• The ‘Swachh Bharat Abhiyan’[1] was established to address these waste management issues and create public awareness about appropriately handling solid waste. Since its implementation, the concept of waste management has gained considerable traction.

Types of Solid Wastes

Solid waste can be categorised into the following:

  • Household waste is also considered as municipal waste: This comprises household waste, debris from construction and demolition, sanitation residue, and waste from streets. Such waste mainly emanates from residential and commercial complexes. Due to increasing urbanisation, lifestyle changes, and altered food habits, the volume of municipal solid waste has been rising rapidly, causing changes in its composition. Over recent years, the consumer market has witnessed significant growth, resulting in using non-biodegradable materials such as cans, aluminium foils, and plastics for packaging. These items have severe environmental consequences. Some municipal areas in India have effectively banned the use of plastics, and the success of such measures can be observed in the Ladakh district, where plastic has been absent since a ban was imposed in 1998. Other states should follow this region’s example and prohibit using environmentally harmful items.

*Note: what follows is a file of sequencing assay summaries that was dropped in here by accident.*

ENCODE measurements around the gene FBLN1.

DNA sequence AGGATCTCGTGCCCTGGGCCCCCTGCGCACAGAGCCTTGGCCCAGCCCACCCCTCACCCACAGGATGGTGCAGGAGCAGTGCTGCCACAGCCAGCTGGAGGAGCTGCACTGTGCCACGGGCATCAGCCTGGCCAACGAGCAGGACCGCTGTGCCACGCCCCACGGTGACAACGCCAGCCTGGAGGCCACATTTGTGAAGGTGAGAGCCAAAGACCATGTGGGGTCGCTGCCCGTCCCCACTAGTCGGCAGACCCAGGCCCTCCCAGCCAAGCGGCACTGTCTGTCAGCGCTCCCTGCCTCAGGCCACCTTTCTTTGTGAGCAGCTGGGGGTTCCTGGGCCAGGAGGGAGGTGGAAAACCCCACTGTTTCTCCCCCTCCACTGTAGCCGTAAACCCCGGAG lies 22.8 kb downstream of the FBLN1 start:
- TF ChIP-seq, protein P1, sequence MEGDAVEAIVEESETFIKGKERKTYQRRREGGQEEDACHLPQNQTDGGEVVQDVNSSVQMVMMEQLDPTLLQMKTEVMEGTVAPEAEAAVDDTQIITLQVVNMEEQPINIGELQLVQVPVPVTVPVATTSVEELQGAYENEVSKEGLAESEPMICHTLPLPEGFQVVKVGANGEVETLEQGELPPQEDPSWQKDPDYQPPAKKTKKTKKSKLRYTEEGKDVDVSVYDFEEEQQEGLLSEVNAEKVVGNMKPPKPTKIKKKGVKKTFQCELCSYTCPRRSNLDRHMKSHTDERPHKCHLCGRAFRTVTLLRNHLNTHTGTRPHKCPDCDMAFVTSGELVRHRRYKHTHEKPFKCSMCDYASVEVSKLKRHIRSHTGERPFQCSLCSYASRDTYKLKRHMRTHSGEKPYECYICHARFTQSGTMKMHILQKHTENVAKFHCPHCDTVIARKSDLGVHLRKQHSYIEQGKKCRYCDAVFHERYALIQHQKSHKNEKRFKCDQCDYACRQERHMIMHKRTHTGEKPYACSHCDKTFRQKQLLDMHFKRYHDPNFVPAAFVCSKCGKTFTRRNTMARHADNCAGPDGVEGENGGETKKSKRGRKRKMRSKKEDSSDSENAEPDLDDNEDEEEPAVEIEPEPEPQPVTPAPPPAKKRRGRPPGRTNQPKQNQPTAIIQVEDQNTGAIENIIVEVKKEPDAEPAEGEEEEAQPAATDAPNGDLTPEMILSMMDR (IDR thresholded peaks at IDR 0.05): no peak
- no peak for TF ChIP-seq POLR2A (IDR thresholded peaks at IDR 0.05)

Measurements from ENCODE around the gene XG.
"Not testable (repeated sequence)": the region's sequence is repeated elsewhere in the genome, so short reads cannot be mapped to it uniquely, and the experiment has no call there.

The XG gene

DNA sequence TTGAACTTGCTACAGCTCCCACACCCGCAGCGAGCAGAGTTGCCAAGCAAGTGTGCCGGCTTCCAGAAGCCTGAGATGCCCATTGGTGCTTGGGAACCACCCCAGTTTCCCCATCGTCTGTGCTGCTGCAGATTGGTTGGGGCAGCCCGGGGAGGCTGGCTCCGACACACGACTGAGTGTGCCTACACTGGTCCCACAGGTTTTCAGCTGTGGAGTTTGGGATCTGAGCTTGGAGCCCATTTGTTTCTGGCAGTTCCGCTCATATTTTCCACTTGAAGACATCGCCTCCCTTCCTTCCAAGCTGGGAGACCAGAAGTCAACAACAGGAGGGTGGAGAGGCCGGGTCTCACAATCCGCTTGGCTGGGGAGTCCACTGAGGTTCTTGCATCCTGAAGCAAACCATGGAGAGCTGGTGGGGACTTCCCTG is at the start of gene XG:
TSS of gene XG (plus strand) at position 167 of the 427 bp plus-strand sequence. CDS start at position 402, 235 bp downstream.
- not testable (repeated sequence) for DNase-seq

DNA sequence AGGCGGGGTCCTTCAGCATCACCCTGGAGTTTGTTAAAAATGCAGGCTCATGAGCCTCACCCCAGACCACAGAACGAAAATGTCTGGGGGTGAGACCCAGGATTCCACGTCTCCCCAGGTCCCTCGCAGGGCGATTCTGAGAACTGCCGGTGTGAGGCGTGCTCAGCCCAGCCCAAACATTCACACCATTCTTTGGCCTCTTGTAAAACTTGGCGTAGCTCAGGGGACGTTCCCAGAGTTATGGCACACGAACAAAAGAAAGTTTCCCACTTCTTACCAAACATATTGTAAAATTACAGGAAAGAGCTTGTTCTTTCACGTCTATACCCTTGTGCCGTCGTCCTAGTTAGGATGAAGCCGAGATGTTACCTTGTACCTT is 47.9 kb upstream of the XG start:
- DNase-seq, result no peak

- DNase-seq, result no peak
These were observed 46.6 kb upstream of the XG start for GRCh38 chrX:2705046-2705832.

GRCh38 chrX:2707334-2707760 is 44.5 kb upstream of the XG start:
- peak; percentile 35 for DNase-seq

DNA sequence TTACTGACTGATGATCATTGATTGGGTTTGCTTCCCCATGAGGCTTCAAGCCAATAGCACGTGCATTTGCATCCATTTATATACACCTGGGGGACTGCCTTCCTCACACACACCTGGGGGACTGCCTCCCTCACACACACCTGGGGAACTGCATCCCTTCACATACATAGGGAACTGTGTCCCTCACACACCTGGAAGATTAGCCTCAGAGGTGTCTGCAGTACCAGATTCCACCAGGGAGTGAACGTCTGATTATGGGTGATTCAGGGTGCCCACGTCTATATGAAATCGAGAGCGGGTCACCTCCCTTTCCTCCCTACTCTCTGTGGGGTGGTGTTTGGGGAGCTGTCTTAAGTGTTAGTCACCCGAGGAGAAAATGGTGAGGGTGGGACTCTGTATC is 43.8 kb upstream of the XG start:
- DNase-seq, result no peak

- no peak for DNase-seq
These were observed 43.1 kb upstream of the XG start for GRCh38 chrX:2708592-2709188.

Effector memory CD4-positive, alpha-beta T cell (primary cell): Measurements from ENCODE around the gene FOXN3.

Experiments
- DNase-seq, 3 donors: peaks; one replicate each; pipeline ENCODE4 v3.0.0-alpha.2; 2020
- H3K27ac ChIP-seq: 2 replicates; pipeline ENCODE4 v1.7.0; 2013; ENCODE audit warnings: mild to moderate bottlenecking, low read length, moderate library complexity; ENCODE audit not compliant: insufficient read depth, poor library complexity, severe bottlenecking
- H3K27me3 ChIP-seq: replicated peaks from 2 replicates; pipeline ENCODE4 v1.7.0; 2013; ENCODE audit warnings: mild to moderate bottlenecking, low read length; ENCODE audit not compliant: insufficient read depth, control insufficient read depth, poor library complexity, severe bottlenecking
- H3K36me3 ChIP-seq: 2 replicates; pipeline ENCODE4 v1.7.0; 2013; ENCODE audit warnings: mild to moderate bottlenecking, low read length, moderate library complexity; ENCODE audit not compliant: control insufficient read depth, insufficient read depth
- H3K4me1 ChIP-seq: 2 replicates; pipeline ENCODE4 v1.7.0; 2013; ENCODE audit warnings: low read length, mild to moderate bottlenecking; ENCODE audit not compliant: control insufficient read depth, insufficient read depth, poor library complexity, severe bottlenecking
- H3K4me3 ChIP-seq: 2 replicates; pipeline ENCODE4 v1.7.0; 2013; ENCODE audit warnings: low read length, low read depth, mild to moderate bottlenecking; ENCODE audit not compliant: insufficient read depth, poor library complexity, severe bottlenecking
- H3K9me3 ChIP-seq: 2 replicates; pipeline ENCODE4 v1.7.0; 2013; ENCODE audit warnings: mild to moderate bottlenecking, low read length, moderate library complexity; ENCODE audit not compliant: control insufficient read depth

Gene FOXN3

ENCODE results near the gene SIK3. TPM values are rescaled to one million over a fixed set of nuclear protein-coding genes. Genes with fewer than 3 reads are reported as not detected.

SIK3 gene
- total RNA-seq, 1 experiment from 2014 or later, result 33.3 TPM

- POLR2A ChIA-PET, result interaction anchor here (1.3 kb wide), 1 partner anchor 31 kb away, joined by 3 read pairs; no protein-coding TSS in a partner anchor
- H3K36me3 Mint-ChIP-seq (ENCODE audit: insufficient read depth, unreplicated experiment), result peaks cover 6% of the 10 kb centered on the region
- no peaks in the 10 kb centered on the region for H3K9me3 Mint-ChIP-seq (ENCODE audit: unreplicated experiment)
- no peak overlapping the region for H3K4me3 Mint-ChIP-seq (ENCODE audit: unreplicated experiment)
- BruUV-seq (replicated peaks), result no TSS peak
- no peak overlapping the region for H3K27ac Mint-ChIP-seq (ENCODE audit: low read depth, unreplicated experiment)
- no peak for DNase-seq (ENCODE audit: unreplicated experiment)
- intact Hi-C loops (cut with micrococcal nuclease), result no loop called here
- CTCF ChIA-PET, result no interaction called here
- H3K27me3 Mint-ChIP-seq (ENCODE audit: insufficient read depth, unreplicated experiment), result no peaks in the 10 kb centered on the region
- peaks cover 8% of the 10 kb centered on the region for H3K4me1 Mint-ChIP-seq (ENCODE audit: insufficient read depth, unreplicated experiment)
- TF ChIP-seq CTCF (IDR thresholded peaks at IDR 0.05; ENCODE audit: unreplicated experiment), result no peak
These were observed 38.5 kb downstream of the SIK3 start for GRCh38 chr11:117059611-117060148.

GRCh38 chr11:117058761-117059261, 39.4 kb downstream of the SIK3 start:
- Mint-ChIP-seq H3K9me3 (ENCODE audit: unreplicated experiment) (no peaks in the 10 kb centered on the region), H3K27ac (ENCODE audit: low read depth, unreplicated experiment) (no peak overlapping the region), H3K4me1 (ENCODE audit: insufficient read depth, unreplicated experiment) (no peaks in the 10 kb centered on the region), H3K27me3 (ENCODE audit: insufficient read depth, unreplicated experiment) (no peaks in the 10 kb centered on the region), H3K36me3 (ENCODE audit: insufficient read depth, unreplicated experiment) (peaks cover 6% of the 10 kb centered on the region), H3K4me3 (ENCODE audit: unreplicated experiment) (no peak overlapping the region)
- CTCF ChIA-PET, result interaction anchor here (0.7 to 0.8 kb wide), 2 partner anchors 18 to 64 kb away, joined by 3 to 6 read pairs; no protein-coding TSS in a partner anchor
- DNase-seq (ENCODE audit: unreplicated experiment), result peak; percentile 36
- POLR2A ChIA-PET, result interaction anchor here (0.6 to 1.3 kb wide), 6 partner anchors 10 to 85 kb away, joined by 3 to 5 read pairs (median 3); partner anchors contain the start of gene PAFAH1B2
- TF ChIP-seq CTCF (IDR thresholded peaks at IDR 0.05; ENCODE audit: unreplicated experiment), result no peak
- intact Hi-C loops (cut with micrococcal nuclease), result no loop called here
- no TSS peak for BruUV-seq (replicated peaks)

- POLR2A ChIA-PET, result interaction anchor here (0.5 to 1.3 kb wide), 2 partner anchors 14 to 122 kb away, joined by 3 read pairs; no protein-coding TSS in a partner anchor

• Industrial waste identified as hazardous waste: Industrial and hospital waste is considered hazardous due to its potential inclusion of toxic substances. Certain types of household waste can also be hazardous. Hazardous wastes may pose severe threats to humans, animals, and plants, displaying corrosive, highly flammable, or explosive properties and reacting adversely when exposed to specific elements, such as gases. India generates approximately 7 million tonnes of hazardous waste each year, with a significant concentration in four states: Andhra Pradesh, Uttar Pradesh, Bihar and Tamil Nadu. Examples of household waste categorised as hazardous waste include old batteries, paint tins, old medicines, shoe polish and medicine bottles.